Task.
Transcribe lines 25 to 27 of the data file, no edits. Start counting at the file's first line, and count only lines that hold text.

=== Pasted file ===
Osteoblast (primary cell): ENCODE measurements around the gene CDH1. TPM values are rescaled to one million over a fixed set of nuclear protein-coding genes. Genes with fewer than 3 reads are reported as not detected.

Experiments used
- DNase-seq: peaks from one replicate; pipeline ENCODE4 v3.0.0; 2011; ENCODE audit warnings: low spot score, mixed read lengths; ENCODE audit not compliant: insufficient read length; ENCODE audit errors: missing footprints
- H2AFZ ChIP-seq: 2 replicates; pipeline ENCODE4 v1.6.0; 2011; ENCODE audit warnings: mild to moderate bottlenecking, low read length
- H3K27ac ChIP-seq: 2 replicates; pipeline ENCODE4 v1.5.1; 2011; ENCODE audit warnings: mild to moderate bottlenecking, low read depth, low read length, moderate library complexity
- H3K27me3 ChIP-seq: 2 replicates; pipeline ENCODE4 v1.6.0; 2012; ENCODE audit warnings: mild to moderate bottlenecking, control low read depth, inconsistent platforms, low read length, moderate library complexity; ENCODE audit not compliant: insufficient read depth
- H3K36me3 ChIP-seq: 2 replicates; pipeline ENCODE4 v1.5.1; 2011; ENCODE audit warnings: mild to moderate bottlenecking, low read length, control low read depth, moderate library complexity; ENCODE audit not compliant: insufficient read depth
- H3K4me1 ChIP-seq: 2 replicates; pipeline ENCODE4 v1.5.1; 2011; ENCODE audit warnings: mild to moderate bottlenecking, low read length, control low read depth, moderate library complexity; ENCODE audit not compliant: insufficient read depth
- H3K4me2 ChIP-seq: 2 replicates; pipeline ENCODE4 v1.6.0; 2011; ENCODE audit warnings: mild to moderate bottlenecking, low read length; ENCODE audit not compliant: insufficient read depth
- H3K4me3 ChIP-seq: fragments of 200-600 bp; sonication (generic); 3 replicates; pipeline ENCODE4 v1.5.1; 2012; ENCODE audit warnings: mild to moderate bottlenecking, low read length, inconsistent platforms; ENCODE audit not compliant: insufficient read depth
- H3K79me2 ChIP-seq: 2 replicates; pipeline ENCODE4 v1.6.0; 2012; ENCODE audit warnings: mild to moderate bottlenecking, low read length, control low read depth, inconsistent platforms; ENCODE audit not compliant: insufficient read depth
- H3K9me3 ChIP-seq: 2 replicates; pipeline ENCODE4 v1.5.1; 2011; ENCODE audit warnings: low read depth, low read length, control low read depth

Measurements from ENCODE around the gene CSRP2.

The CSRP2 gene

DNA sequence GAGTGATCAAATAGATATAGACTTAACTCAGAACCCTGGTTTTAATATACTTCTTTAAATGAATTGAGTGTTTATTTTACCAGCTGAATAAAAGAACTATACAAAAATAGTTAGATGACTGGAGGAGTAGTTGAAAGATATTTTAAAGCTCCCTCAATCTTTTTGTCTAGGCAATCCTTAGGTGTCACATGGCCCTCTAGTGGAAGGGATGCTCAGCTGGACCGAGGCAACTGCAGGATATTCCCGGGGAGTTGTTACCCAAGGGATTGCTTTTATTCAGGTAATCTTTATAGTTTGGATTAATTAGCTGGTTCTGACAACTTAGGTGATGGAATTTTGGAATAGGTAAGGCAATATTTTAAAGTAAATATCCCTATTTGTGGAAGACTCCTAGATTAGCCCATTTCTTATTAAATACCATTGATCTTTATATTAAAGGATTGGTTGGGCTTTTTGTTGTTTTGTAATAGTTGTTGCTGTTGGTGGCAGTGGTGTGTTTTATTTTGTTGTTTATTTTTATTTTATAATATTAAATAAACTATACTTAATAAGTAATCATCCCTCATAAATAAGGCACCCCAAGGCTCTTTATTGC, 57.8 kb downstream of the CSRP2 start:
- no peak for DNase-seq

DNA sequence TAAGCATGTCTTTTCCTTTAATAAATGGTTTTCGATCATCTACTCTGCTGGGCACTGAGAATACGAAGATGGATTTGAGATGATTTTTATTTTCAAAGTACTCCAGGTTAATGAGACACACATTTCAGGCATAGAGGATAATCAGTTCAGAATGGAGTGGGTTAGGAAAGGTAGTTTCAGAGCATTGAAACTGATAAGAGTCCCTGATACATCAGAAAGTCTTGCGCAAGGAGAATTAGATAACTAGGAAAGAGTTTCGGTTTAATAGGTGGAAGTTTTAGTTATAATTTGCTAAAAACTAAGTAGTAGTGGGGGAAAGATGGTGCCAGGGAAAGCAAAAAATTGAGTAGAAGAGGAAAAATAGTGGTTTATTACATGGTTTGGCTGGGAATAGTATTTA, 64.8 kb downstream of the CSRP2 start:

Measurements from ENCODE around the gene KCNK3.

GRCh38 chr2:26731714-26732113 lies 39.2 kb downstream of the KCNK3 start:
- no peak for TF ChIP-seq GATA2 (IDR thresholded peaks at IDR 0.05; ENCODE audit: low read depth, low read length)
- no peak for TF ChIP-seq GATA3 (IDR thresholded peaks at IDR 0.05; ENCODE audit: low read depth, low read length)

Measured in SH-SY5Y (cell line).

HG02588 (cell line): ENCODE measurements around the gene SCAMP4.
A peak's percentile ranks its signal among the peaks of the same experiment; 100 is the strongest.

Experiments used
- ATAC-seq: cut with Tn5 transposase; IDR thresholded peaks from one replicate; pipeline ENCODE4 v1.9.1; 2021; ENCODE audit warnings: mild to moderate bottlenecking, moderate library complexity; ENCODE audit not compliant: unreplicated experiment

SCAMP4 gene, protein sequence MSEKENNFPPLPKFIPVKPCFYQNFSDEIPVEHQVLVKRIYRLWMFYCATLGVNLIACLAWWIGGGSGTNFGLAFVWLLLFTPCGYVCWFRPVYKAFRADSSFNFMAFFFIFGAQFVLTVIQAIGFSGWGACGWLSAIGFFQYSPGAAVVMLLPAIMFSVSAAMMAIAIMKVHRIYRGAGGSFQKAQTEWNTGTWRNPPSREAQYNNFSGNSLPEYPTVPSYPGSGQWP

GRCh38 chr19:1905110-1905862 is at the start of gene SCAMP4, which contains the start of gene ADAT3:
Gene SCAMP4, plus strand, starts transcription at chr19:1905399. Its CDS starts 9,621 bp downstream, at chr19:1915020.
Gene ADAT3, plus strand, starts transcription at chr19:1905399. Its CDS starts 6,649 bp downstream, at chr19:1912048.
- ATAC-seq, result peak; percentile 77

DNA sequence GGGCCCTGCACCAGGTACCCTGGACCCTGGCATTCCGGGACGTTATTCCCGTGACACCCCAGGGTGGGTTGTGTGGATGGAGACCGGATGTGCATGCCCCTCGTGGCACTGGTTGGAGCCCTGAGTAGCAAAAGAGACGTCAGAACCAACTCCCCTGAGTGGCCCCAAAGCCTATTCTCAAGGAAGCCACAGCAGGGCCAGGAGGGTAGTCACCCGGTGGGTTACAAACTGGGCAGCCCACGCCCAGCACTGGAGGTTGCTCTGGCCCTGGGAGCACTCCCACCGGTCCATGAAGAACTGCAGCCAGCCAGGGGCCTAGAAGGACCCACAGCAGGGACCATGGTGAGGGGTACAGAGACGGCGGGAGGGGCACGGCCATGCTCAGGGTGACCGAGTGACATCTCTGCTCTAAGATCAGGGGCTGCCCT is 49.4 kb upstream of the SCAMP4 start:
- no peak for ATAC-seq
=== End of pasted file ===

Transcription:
Experiments used
- ATAC-seq: cut with Tn5 transposase; IDR thresholded peaks from one replicate; pipeline ENCODE4 v1.9.1; 2021; ENCODE audit warnings: mild to moderate bottlenecking, moderate library complexity; ENCODE audit not compliant: unreplicated experiment

SCAMP4 gene, protein sequence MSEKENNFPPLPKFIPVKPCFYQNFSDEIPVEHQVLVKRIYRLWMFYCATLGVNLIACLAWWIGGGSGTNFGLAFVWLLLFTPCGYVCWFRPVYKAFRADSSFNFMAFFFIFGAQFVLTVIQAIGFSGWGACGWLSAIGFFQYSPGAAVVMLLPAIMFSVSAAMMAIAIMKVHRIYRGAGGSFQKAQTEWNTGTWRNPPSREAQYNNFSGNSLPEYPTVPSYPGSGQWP